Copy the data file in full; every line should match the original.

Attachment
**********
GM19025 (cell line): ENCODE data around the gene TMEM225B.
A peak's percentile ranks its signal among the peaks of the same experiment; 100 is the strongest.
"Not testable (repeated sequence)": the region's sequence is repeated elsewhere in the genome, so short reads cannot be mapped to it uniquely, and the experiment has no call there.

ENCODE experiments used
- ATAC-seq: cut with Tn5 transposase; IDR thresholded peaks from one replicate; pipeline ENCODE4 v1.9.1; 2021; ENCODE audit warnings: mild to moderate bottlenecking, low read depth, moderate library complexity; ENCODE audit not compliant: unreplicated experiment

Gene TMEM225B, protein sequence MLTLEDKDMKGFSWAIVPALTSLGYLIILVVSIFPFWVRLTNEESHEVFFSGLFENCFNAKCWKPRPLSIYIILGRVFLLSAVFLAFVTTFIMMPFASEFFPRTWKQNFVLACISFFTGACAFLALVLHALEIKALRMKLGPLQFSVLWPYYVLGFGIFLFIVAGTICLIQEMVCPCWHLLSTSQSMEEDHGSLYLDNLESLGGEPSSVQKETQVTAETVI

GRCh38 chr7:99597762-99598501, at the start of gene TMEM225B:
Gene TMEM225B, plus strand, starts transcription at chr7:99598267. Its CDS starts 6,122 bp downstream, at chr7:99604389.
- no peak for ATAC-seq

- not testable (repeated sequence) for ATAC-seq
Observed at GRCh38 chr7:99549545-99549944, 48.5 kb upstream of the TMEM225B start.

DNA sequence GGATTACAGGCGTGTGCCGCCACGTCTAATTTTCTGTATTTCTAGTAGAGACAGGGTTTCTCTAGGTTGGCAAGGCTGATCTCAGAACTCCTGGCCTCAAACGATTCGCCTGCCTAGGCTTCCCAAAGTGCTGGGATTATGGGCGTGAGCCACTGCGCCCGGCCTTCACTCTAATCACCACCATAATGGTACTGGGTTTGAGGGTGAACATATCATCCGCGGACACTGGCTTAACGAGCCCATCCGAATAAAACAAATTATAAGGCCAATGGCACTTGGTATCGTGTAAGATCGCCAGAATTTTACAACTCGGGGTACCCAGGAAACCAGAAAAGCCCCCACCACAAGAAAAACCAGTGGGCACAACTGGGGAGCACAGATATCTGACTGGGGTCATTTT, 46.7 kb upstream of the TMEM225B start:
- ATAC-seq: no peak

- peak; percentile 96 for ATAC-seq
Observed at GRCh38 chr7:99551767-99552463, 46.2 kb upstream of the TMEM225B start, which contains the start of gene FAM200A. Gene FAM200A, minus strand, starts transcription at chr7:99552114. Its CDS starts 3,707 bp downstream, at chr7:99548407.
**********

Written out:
GM19025 (cell line): ENCODE data around the gene TMEM225B.
A peak's percentile ranks its signal among the peaks of the same experiment; 100 is the strongest.
"Not testable (repeated sequence)": the region's sequence is repeated elsewhere in the genome, so short reads cannot be mapped to it uniquely, and the experiment has no call there.

ENCODE experiments used
- ATAC-seq: cut with Tn5 transposase; IDR thresholded peaks from one replicate; pipeline ENCODE4 v1.9.1; 2021; ENCODE audit warnings: mild to moderate bottlenecking, low read depth, moderate library complexity; ENCODE audit not compliant: unreplicated experiment

Gene TMEM225B, protein sequence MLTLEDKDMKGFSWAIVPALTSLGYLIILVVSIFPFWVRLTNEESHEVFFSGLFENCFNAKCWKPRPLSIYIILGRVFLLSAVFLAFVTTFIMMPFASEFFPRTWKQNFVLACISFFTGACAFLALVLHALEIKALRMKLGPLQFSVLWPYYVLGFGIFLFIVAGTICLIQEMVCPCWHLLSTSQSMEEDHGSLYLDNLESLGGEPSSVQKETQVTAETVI

GRCh38 chr7:99597762-99598501, at the start of gene TMEM225B:
Gene TMEM225B, plus strand, starts transcription at chr7:99598267. Its CDS starts 6,122 bp downstream, at chr7:99604389.
- no peak for ATAC-seq

- not testable (repeated sequence) for ATAC-seq
Observed at GRCh38 chr7:99549545-99549944, 48.5 kb upstream of the TMEM225B start.

DNA sequence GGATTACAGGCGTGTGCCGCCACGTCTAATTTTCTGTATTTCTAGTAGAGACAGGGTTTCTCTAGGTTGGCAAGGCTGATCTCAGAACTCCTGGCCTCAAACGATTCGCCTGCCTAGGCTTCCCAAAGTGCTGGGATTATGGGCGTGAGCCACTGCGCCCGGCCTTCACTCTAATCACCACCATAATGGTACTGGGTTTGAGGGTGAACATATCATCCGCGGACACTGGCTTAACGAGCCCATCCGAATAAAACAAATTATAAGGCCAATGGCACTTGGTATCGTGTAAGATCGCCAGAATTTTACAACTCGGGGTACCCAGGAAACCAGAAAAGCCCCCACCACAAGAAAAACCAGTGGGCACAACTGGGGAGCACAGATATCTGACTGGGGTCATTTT, 46.7 kb upstream of the TMEM225B start:
- ATAC-seq: no peak

- peak; percentile 96 for ATAC-seq
Observed at GRCh38 chr7:99551767-99552463, 46.2 kb upstream of the TMEM225B start, which contains the start of gene FAM200A. Gene FAM200A, minus strand, starts transcription at chr7:99552114. Its CDS starts 3,707 bp downstream, at chr7:99548407.